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Purchase will make California the largest EV fleet for UPS

The ways to improve the fuel economy of a vehicle are many and varied. Manufacturers can resort to technology, smaller engines, batteries, or just make the vehicles lighter and more aerodynamic. UPS has been working on making its fleet of brown delivery vans more efficient for a long time now. With all the miles UPS drives on an average day, a modest savings in fuel consumption across the fleet would save the company significant money and reduce pollution.

UPS has announced that it will be buying 100 electric delivery vehicles from Electric Vehicles International (EVI) in Stockton, California. The 100 vehicles will replace older diesel trucks already in the fleet and all for the vehicles will be deployed in California. The electric delivery vehicles will have a 90-mile range and will help UPS to save an estimated 126,000 gallons of fuel each year.

"This purchase is a milestone for UPS's alternative fleet expansion," said Mike Britt, UPS's director of vehicle engineering. "UPS's research and development of alternative technologies has determined it is time to explore electric drive systems within the short-range segment of our delivery fleet. This purchase is an important first step in supporting investment and advancement in electric vehicle technology. EVI's vehicle met our requirements in the test phase. Now we will operate these vehicles in the real world and help establish the future viability of this technology."

Currently, UPS has 28 EVs in fleets operating in NYC and Europe. The purchase of the 100 EVs for California will be the largest EV fleet rollout in the country for UPS. UPS currently operates one of the largest fleets of private alternative fuel vehicles in the world. In total, UPS has 2,200 green vehicles in use globally. Those vehicles include CNG, propane, LNG, and hybrid-electric vehicles.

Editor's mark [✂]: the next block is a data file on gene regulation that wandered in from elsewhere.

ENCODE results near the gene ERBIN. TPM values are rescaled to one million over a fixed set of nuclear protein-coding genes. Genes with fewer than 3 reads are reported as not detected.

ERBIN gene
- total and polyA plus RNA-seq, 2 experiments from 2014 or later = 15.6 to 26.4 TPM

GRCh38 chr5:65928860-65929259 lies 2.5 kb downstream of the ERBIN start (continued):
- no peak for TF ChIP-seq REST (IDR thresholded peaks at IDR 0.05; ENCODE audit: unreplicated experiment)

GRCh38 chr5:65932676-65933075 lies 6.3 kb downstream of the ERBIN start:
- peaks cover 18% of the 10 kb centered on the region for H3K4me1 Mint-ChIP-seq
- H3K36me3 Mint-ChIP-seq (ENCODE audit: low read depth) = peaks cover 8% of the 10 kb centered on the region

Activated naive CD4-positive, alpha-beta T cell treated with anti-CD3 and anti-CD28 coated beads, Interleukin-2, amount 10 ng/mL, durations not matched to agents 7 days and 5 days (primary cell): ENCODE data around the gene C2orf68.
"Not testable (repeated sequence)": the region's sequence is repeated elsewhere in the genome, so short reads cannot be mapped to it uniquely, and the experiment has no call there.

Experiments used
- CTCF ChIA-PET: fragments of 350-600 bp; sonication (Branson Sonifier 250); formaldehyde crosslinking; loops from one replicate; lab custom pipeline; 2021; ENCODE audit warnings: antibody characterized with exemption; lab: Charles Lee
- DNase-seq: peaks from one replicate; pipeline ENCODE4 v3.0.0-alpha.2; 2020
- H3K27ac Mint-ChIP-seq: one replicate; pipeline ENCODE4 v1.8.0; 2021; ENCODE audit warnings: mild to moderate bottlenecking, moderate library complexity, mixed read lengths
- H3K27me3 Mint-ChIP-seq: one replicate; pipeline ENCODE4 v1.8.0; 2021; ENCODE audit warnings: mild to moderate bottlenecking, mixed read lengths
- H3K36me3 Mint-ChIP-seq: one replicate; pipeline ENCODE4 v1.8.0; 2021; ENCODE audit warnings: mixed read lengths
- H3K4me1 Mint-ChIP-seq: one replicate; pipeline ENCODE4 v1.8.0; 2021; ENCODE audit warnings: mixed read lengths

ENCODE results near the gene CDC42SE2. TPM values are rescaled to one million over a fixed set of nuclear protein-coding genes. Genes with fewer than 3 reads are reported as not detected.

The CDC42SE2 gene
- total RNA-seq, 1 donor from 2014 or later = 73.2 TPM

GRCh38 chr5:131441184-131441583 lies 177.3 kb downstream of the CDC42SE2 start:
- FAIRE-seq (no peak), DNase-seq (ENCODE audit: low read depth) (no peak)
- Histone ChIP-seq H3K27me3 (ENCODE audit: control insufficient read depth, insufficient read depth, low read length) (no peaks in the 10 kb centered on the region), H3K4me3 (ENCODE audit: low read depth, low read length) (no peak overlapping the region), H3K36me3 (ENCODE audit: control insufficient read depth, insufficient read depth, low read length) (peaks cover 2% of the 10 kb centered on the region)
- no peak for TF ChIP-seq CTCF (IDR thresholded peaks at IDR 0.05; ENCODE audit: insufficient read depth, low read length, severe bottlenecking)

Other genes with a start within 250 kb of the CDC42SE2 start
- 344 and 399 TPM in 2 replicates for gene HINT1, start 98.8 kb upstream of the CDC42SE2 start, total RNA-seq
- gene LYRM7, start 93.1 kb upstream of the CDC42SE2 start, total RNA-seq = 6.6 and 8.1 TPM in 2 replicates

"The advantage of an electric power train is zero tailpipe emissions," added Britt. "These trucks will be perfectly suited for UPS's short range urban delivery routes."

Back in June, UPS was talking up prototype vans it was testing that were 1,000 pounds lighter than the existing vans and 40% more fuel-efficient. Those vehicles were the CV-23 delivery trucks
 that use a 150hp turbo diesel and a 7-speed transmission. 

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RE: Makes sense
By espaghetti on 8/29/2011 1:48:53 PM , Rating: 2
Just realized you may have been asking about older trucks. Sorry.

RE: Makes sense
By quiksilvr on 8/29/2011 2:29:34 PM , Rating: 3
0 for 2. He was asking how many miles they typically drive a day. My guess is well under 100 miles.

RE: Makes sense
By cjohnson2136 on 8/29/2011 2:36:38 PM , Rating: 3
Probably depends on the route too. If his fleet is all in the city then I would agree. If we are talking about suburb might be a little more.

RE: Makes sense
By Devilboy1313 on 8/29/2011 10:37:16 PM , Rating: 2
IIRC Toyota was (is?) developing a plug-in hybrid small delivery truck (similar to this one). The estimate for urban environments was 50-80 miles per day (out to route, route and return to depot).

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